Overweight, Obesity, and Pain in Cats: Overview

By Canadian Academy of Veterinary Nutrition (CAVN), Sarah K. Abood, DVM, PhD; Krista Williams, BSc, DVM; Robin Downing, DVM, CVPP, CCRP, DAAPM

Is being overweight or obese really a problem for cats?

More than 50% of cats and dogs in North America are overweight or obese. These epidemic levels are reflected in the human population as well. Obesity in pets is now the most important disease process pet owners must face. The negative or detrimental effects of obesity are far-reaching, because it contributes to other diseases and shortens cats’ lives.

What other medical conditions are associated with obesity?

For overweight and obese cats, one major concern is the dramatically increased risk of diabetes mellitus. In addition, obesity increases the risk of heart disease and many types of cancer. Although there is not yet a scientific study in cats, excess weight and obesity in dogs has been shown to shorten life expectancy by as much as two years. There is no reason to expect that the situation is different for cats.

Being overweight or obese sets the stage for increased risk of joint damage, which can lead to osteoarthritis (OA) and chronic pain. One study showed that 90% of cats 10 years and older had X-rays with significant deterioration of multiple joints - in both the legs and spine. It takes years of joint damage for such changes to show up on an X-ray. That means cats that are overweight or obese are traumatizing their joints for a long time before clinical evidence of that damage is found.

Is there more to this linkage between obesity and pain?

Until recently, veterinarians thought that the increased pain and inflammation associated with OA in overweight and obese cats was primarily due to increased wear and tear on the joints. We now know fat tissue is biologically active, and it secretes hormones and other chemicals that cause inflammation. Fat cells produce a hormone called leptin, which causes inflammation when it enters joints. Leptin may also influence bone changes associated with OA.

In addition, inflammation can affect the body’s responses to other hormones, such as cortisol and insulin, further unbalancing the body’s attempts at self-regulation and influencing the amount and extent of pain a cat may experience.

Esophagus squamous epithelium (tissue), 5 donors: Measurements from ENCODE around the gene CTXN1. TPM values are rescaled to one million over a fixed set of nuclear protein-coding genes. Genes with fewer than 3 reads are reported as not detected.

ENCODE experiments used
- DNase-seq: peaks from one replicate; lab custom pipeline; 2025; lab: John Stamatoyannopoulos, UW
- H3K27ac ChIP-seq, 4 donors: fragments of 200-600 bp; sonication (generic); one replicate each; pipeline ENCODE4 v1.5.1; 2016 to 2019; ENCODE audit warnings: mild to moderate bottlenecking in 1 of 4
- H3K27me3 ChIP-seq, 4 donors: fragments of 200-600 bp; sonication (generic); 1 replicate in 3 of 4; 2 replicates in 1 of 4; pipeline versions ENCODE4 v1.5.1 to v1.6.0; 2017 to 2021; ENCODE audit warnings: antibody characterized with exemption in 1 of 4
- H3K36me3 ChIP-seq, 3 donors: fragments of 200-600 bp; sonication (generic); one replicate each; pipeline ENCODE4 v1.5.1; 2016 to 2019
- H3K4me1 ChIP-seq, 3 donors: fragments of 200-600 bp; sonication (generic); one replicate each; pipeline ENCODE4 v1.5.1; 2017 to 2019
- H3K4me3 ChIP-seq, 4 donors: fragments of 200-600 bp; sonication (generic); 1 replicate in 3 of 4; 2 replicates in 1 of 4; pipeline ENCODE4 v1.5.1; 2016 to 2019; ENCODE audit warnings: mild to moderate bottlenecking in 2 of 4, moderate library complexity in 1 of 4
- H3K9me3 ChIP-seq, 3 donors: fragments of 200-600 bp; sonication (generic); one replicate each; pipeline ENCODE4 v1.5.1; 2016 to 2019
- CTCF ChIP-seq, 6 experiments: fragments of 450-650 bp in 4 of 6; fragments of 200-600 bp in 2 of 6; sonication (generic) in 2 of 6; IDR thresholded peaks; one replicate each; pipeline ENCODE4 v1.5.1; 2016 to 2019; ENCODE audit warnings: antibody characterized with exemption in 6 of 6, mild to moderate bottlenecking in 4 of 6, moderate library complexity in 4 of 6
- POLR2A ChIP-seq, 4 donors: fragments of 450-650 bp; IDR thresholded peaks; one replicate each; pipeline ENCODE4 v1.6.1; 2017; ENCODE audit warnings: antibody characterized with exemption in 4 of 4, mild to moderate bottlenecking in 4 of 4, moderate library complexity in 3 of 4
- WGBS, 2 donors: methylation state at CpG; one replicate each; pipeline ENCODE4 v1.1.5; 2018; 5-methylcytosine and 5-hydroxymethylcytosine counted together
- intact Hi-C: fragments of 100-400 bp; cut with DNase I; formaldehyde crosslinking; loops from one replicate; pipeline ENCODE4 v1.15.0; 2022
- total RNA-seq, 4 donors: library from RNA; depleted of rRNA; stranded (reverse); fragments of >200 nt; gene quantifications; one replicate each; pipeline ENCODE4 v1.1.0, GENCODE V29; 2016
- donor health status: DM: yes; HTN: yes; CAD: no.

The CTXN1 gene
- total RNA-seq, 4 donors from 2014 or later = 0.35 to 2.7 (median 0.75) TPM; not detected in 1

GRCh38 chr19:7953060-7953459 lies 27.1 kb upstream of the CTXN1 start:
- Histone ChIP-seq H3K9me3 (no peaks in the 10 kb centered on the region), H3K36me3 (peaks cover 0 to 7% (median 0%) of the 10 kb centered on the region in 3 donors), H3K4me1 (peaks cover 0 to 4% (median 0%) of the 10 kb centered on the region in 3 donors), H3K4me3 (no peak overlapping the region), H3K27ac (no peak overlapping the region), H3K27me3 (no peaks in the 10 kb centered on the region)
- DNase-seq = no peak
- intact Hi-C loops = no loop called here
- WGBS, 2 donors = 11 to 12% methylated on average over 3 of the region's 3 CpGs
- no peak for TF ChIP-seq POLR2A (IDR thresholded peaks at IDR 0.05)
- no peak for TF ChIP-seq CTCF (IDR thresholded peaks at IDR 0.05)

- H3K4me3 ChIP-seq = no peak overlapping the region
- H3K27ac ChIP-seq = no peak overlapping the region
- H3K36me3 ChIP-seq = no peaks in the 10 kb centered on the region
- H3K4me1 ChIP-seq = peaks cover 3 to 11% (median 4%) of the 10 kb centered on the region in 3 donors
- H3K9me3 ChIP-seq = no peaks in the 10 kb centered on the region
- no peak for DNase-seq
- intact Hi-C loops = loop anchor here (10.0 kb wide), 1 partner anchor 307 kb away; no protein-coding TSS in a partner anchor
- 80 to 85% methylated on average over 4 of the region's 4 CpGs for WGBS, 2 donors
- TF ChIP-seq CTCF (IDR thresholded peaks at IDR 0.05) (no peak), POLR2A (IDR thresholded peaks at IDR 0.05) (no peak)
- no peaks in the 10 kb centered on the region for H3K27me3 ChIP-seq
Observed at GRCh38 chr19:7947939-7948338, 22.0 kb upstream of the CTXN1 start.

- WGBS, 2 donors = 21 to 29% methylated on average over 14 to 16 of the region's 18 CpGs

The important underlying message is that fat itself contributes to inflammation, inflammation is a part of the pain associated with OA and degenerative joint disease, and being overweight or obese contributes to this vicious cycle.

How can I tell if my cat is overweight or obese?

The most reliable way to evaluate your cat’s body condition is with a hands-on examination. There are three key areas of the body to evaluate:

  • Just behind the shoulder blades, you should be able to feel individual ribs easily with the flats of your fingers.
  • At the end of the rib cage, where the lower back begins, you should feel a clear indentation – like the shape of an hourglass - on each of your cat’s sides.
  • Although some cats have a fold of skin that droops between the rear legs, the waist (between the rib cage and hips) should feel “tucked up”.

If all these criteria are met, odds are strong that your cat is in good body condition, which can directly contribute to a pain-free lifestyle.

I’m not sure if my cat is overweight or obese. How can I be sure?

To be sure about your cat’s body condition, ask your veterinarian for an evaluation. They will record your cat’s weight and body condition score in your cat’s medical record as a baseline (starting point). Be sure to ask that a pain assessment be included in the exam. The earlier pain is detected, the quicker your cat can be treated and have her pain resolved.

I know my cat is overweight. What can I do?

Your veterinarian is an excellent resource for developing a weight-loss program for your cat. They will recommend a specific food and portion per day and provide guidance about  how to deliver that portion based on lifestyle, convenience, and your cat’s individual needs.

"Your veterinarian is an excellent resource for developing a weight-loss program for your cat."

If there is already evidence of OA, reducing inflammation and pain will help your cat become more active, which in turn will lead to weight loss. See the handout “Overweight, Obesity, and Pain in Cats: Prevention and Action Plans” for more ideas to get your cat’s weight and body condition score to an ideal level for the highest quality of life.

What is the take-home message?

Fat cells contribute to inflammation. Inflammation causes pain. Therefore, carrying extra fat cells contributes to cats living in chronic pain. The path to successful weight loss includes a partnership between the cat owner and their family veterinarian. Together, they must collaborate to set goals, monitor pain management strategies, and track results over time.

Regular weigh-ins and body condition checks will be necessary to determine when or how to adjust food portions or diets. Once an appropriate weight or body condition score has been reached, the veterinarian and cat owner can shift to monitoring weight, while feeding to maintain lost weight and gradually increasing daily activity.

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